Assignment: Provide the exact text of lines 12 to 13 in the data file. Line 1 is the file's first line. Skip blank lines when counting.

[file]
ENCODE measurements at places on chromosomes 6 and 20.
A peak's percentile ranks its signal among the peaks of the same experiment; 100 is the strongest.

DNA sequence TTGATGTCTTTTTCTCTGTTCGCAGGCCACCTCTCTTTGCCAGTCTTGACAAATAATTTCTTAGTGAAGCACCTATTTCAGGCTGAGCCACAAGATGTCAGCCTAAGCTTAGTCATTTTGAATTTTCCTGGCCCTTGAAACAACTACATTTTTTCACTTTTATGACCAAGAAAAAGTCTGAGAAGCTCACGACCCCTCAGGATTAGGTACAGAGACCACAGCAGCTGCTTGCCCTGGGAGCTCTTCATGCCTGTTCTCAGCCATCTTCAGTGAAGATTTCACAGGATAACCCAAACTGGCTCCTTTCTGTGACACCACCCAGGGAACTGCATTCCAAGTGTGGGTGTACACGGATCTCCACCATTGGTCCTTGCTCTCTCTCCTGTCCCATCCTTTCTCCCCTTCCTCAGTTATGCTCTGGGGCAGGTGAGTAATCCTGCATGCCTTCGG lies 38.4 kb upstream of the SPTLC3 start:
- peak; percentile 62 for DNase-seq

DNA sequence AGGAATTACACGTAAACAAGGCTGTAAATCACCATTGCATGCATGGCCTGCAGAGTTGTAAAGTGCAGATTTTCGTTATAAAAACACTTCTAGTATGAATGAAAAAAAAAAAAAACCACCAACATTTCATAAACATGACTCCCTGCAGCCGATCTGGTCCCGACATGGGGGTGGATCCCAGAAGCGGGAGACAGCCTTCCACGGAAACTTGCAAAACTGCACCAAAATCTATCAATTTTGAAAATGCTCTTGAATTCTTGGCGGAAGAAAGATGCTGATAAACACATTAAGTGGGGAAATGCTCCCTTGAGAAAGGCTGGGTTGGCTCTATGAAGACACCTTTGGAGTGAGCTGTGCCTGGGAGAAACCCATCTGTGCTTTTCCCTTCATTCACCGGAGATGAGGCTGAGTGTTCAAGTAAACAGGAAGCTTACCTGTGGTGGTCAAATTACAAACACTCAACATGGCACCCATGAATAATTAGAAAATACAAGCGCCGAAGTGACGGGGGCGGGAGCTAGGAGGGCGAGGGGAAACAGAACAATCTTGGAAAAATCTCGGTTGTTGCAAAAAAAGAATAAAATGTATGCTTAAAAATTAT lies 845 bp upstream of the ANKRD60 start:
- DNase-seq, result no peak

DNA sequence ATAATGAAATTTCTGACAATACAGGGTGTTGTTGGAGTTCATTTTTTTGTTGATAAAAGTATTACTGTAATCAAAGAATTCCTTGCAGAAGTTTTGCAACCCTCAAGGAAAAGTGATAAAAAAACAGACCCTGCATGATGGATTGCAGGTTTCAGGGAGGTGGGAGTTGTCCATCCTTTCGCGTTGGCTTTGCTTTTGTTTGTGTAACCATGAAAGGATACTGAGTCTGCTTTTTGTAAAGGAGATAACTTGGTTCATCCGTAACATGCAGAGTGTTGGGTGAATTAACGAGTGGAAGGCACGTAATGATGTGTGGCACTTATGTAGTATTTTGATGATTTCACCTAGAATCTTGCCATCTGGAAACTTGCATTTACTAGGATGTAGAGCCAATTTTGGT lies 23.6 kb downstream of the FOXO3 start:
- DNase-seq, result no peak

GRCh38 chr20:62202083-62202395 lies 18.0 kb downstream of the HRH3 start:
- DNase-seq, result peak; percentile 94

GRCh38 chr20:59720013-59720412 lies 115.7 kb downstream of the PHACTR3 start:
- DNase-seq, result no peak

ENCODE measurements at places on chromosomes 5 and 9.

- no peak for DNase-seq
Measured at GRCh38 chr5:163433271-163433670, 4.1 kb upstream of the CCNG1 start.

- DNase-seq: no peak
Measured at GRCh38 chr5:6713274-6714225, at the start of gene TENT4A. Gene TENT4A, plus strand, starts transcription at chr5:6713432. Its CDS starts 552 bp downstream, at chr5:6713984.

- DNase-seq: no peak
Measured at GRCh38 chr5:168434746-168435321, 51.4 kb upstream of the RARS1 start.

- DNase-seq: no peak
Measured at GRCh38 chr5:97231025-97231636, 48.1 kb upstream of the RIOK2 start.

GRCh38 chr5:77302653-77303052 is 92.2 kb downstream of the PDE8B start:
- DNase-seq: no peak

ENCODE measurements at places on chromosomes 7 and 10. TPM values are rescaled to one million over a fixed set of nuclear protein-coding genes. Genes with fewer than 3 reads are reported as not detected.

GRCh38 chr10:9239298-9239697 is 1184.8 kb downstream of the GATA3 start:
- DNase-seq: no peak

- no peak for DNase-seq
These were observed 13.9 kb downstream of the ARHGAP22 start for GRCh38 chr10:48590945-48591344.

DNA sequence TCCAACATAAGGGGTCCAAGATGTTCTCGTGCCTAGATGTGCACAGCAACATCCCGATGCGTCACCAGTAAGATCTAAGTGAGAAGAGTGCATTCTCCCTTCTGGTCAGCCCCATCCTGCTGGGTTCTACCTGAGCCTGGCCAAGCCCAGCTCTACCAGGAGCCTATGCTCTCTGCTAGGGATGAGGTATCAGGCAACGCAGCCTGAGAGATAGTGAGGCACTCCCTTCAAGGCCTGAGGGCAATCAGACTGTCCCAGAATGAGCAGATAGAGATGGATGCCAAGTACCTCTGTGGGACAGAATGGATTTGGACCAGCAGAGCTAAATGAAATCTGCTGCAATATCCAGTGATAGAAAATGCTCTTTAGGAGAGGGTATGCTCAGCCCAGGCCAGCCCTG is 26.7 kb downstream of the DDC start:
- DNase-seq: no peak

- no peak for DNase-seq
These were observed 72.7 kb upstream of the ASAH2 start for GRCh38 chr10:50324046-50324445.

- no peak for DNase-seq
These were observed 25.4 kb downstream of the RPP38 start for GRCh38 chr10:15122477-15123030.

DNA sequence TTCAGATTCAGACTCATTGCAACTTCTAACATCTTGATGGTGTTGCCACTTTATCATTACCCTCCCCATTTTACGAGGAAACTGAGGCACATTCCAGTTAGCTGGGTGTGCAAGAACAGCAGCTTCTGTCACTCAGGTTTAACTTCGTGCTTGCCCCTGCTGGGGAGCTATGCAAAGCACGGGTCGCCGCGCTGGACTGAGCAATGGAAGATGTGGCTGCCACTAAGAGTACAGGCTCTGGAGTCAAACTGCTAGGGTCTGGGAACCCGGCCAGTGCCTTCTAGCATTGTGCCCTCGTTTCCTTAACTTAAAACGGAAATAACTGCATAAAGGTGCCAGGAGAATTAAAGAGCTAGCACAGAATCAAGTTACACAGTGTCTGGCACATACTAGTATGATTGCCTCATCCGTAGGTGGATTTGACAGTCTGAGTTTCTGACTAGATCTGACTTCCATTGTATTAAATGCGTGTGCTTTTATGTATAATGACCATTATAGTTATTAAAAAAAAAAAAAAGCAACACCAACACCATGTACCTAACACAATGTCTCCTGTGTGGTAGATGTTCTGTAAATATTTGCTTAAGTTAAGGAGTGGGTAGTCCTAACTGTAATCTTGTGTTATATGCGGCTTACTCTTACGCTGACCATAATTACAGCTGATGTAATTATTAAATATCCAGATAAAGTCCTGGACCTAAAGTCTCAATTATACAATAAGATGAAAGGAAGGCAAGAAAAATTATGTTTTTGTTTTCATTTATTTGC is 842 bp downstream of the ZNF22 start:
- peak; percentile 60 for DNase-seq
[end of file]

- DNase-seq, result no peak

ENCODE measurements at places on chromosomes 5 and 9.